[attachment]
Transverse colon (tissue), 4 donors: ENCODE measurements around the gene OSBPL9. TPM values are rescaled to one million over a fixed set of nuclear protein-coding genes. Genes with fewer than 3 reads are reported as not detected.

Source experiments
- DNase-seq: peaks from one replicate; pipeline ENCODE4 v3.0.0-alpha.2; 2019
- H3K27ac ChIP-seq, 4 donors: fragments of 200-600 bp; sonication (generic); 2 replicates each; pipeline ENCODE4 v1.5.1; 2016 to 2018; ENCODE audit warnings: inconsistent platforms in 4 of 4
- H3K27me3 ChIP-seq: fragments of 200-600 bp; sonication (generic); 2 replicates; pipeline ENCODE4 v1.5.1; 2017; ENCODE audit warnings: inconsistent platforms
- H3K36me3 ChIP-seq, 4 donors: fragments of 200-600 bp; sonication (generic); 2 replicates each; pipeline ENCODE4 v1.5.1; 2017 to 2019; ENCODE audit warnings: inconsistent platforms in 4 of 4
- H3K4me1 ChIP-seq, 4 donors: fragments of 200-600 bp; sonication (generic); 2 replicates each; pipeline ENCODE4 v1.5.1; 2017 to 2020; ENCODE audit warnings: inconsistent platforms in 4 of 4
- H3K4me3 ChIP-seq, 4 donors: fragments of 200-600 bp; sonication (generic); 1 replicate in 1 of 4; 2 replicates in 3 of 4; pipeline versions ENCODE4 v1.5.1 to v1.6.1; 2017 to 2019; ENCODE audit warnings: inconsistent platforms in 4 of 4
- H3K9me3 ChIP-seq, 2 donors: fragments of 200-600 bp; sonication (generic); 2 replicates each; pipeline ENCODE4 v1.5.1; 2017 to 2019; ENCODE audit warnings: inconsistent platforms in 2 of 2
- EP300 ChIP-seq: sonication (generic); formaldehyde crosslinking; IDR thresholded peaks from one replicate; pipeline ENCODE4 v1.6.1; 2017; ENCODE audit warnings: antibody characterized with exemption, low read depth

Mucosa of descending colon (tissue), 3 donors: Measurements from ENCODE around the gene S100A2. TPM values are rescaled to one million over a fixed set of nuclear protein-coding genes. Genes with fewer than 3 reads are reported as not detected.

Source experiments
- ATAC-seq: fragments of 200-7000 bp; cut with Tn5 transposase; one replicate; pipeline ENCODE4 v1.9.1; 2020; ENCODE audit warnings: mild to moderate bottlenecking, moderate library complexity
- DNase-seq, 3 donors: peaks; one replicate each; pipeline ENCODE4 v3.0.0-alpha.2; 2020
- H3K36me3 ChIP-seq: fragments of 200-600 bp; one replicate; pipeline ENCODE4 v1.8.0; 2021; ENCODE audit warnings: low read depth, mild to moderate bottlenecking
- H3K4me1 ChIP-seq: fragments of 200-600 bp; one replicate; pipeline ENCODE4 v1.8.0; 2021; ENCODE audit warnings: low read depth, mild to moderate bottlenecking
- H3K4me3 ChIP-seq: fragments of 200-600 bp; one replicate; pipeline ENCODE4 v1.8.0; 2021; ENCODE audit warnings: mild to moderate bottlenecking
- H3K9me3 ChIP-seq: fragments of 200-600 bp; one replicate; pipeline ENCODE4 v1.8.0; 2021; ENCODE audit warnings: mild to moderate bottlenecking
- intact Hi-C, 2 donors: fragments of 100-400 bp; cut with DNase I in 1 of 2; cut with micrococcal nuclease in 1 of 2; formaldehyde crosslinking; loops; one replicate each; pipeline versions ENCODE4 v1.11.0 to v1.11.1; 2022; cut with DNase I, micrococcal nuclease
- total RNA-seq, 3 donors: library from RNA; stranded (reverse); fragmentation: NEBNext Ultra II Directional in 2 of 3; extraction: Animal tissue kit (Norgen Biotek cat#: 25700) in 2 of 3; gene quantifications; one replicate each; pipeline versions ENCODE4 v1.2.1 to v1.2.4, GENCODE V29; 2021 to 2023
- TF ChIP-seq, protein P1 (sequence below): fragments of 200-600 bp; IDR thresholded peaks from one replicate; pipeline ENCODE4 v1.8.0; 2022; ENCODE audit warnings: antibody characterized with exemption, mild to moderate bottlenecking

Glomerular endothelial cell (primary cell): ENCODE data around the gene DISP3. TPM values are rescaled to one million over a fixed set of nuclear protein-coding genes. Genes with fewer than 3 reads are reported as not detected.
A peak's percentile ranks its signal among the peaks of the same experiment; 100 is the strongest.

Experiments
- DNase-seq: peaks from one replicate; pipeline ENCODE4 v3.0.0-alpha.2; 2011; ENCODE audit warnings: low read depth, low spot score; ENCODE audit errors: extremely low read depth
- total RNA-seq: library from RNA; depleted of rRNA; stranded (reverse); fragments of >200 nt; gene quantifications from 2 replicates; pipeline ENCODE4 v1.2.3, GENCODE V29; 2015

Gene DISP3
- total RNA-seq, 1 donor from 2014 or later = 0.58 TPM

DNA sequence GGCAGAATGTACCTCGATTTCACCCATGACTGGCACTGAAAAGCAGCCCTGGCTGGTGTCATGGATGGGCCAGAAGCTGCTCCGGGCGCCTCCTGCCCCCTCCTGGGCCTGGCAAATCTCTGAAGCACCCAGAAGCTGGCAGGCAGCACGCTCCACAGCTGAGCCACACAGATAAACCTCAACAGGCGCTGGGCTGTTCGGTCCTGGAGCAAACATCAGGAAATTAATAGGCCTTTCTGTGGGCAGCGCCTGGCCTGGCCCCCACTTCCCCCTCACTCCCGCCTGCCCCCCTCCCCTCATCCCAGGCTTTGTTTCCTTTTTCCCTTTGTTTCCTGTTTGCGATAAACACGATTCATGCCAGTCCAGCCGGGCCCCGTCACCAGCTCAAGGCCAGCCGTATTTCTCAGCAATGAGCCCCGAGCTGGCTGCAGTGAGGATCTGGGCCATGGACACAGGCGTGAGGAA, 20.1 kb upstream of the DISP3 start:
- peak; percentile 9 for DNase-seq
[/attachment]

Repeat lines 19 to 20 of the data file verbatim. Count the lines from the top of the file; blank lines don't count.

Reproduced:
- intact Hi-C, 2 donors: fragments of 100-400 bp; cut with DNase I in 1 of 2; cut with micrococcal nuclease in 1 of 2; formaldehyde crosslinking; loops; one replicate each; pipeline versions ENCODE4 v1.11.0 to v1.11.1; 2022; cut with DNase I, micrococcal nuclease
- total RNA-seq, 3 donors: library from RNA; stranded (reverse); fragmentation: NEBNext Ultra II Directional in 2 of 3; extraction: Animal tissue kit (Norgen Biotek cat#: 25700) in 2 of 3; gene quantifications; one replicate each; pipeline versions ENCODE4 v1.2.1 to v1.2.4, GENCODE V29; 2021 to 2023